Soldiers have been sent in to help battle a vast moorland blaze that has raged for days in northern Britain.
About 100 Manchester firefighters are tackling seven fire fronts in an area believed to cover six kilometres of moorland in Tameside. They were joined on Thursday by 100 soldiers.
Residents were evacuated earlier in the week as nine-metre flames came within 200 metres of houses.
Stalybridge MP Jonny Reynolds described the scenes on the moor as “apocalyptic” and “looking like Mordor from Lord of the Rings”.
He said the Saddleworth Moor fire was “on a scale much beyond what we have seen”. Nasa satellites have even caught images of the smoke from space.
The moor covers 75 square kilometres of elevated land, with peaty soil and limited vegetation. The dry peat is perfect fuel for a fire.
“We do get moorland fires pretty regularly in Saddleworth … but this is much worse,” Mr Reynolds said. “Most people are saying it’s the worst moorland fire we’ve had in living memory.”
Incredible timelapse footage of the forest fire in Saddleworth, Manchester has been captured by amateur photographer Tristan Manchester. pic.twitter.com/3Aef8qOcBE
— Triangle News (@TriangleNewsUK) June 26, 2018
Further complicating the firefighting effort are frequent wind changes and Britain’s ongoing heatwave. Greater Manchester, like much of the rest of Britain, is enduring near-record temperatures, with no sign of a break in the weather.
A helicopter is dropping water in areas of the moor that are difficult to access on foot.
Earlier, police also assessed the scene from the air and urgent discussions between emergency services and the army followed. The troops were called in to help transport high-volume water pumps into hard-to-reach areas of moorland.
“We have requested military assistance,” Greater Manchester Fire and Rescue Service emergency response director Dave Keelan said.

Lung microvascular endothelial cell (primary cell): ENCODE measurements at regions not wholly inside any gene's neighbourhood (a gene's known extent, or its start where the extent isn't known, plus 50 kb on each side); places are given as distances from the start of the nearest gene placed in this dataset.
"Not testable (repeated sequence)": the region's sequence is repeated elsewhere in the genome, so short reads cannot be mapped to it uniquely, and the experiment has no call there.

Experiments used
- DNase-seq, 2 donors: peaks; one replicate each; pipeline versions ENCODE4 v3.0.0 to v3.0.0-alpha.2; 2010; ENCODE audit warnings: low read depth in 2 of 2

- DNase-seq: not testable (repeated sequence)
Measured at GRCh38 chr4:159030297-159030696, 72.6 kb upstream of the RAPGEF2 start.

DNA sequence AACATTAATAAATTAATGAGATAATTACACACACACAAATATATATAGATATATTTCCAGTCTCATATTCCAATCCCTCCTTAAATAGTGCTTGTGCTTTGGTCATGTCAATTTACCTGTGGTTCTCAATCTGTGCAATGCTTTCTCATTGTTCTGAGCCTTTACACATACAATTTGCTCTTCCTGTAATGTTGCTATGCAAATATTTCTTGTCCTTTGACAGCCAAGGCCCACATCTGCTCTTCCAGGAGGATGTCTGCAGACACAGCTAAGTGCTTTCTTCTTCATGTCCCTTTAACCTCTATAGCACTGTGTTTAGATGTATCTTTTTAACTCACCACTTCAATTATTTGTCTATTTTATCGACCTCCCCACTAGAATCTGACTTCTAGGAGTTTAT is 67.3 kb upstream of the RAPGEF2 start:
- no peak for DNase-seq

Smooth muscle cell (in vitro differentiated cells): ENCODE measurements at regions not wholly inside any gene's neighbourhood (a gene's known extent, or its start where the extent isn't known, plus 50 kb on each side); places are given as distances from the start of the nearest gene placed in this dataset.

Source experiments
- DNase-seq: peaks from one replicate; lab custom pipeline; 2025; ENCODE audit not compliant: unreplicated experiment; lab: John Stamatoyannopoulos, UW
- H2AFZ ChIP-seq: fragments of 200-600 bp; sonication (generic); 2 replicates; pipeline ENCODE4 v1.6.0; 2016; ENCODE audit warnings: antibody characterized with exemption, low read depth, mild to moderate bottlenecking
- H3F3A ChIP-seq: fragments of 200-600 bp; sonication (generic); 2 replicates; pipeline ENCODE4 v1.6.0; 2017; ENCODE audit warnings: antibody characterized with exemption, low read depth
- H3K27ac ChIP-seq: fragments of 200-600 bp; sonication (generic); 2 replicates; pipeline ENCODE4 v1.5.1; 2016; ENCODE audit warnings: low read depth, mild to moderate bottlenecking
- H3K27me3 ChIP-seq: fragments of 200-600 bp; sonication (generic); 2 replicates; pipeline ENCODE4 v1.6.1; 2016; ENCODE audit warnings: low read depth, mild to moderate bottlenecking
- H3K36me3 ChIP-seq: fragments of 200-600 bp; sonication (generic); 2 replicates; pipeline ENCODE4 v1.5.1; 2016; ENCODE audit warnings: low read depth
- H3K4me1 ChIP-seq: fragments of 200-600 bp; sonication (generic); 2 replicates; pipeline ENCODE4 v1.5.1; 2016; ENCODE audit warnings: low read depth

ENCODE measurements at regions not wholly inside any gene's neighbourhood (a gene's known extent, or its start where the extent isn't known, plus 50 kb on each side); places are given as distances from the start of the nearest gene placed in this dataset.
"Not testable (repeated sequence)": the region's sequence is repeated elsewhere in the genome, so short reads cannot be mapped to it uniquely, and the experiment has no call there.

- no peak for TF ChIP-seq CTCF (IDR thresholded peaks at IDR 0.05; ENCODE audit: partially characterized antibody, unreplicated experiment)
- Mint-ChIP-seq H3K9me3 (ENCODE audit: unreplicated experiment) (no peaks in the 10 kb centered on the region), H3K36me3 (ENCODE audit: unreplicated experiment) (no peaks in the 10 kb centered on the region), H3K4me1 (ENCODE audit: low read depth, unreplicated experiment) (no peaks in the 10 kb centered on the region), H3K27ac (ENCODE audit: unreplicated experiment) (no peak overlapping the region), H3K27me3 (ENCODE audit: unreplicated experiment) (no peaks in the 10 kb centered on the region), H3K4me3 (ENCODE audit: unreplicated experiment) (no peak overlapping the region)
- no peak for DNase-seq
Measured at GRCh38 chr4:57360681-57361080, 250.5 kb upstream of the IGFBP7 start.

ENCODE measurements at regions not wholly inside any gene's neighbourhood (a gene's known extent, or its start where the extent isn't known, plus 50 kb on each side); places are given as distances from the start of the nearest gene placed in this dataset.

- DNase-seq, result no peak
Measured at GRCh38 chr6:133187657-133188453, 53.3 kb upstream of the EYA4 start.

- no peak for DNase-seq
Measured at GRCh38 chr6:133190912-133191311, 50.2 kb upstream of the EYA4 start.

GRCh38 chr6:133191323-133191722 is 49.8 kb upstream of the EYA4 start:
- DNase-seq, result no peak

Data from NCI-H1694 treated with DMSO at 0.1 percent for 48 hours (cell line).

“There’s still a lot of smoke from the fire but air quality levels are being monitored regularly in different locations.”
Emergency services say air quality is safe, although residents have been urged to keep windows and doors closed.
Experts have warned that high levels of pollutants from the blaze, which started on Sunday, could have a significant effect on health.
Hugh Coe, professor of atmospheric composition at the University of Manchester, said plume peak concentrations were “very high” and air quality close to the fire was “very poor”. Pollution plumes had been detected in the centre of Manchester, he said.
Brenda Warrington, leader of the local Tameside Borough Council, said: “I think it’s fair to say the air is not toxic but it is tremendously irritiating.
“We have no idea how long this situation will continue because it’s the weather conditions that will determine that and will dictate to us.
“One of the things we need, and I don’t usually ask for this in this kind of weather, is a really, really good downpour, sustained for quite some time.”
Mr Keelan said emergency crews were doing a good job in tough conditions.
“We’ve seen throughout today how conditions can change in five or 10 seconds when wind direction changes,” he said.
Four schools were closed on Wednesday amid concerns for pupils’ safety.
Among the affected areas is the village of Carrbrook, in Stalybridge, where 34 households were evacuated on Tuesday when strong winds pushed flames close to their properties.
Sue McDowell and her husband Peter had time only to grab a few possessions and their beloved West Highland terriers and pet cat after being told to leave their home.
“The flames were getting closer and closer and the smoke got thicker,” Mrs McDowell said. “You couldn’t see anything, you could hear the sparks.
“We just grabbed whatever we could and got out. It was scary.”
The cause of the fire has not been established but fire chiefs said a detailed investigation would be launched.